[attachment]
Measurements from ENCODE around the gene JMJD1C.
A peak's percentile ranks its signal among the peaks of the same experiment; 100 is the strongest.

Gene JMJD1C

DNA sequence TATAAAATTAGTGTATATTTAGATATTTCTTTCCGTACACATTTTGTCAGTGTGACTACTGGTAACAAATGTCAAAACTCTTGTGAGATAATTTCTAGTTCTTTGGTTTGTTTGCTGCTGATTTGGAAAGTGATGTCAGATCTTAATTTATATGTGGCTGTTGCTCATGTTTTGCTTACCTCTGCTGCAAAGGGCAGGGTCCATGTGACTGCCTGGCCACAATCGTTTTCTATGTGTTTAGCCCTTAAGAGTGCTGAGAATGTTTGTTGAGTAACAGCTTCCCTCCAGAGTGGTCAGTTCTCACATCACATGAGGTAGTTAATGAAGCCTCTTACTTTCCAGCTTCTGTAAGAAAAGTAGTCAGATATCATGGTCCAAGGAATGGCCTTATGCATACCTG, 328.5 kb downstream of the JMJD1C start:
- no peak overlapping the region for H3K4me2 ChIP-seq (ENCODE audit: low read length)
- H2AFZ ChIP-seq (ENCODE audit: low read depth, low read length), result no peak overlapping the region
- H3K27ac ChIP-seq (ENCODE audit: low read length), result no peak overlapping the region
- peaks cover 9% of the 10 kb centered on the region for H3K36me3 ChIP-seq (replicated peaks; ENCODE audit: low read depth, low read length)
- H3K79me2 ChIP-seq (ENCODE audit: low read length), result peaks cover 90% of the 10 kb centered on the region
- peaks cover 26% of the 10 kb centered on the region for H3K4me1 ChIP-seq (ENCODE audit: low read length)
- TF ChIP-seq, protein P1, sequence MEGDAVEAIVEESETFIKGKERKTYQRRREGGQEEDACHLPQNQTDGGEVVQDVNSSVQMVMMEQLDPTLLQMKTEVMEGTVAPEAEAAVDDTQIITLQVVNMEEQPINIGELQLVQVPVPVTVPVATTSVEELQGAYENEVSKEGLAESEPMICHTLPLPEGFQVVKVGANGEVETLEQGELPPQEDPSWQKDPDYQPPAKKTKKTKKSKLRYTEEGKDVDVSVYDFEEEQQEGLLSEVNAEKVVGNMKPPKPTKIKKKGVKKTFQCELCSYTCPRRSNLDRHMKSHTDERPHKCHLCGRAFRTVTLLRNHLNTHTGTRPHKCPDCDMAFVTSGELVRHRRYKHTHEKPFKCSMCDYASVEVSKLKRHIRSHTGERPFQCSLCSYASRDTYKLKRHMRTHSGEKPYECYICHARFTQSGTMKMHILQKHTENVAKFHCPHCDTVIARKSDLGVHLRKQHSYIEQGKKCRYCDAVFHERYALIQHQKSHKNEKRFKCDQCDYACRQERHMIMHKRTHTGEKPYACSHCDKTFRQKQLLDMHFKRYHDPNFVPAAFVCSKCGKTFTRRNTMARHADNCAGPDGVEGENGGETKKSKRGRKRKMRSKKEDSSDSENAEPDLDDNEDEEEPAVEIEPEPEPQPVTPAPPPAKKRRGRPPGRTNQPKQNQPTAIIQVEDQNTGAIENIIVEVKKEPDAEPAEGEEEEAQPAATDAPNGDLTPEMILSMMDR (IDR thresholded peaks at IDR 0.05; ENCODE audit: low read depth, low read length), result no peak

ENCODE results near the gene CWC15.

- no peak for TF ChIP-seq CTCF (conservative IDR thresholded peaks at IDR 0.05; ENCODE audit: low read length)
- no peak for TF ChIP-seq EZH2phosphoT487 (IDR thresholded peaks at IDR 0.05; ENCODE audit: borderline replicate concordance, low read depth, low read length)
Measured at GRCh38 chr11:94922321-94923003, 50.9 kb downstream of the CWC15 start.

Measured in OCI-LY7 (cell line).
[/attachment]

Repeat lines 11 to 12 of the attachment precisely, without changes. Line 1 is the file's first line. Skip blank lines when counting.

- TF ChIP-seq, protein P1, sequence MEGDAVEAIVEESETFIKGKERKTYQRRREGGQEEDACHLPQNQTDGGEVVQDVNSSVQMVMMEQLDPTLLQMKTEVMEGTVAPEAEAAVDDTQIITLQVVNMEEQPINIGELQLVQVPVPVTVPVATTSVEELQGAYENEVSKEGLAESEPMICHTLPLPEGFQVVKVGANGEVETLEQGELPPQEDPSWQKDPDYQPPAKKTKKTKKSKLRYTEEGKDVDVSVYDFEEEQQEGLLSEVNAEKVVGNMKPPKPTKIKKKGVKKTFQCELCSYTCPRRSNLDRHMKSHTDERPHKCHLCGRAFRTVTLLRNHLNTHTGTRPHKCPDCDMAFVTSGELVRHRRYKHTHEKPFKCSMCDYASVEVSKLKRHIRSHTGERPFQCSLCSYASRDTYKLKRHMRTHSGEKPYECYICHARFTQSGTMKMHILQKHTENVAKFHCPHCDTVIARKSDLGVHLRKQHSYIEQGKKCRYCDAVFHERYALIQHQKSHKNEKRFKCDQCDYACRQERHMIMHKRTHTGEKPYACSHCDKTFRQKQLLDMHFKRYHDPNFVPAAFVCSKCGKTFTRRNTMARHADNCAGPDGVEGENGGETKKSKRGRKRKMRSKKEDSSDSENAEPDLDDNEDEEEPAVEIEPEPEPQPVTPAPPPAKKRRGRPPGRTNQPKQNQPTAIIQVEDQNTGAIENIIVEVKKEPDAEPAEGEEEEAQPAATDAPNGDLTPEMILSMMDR (IDR thresholded peaks at IDR 0.05; ENCODE audit: low read depth, low read length), result no peak

ENCODE results near the gene CWC15.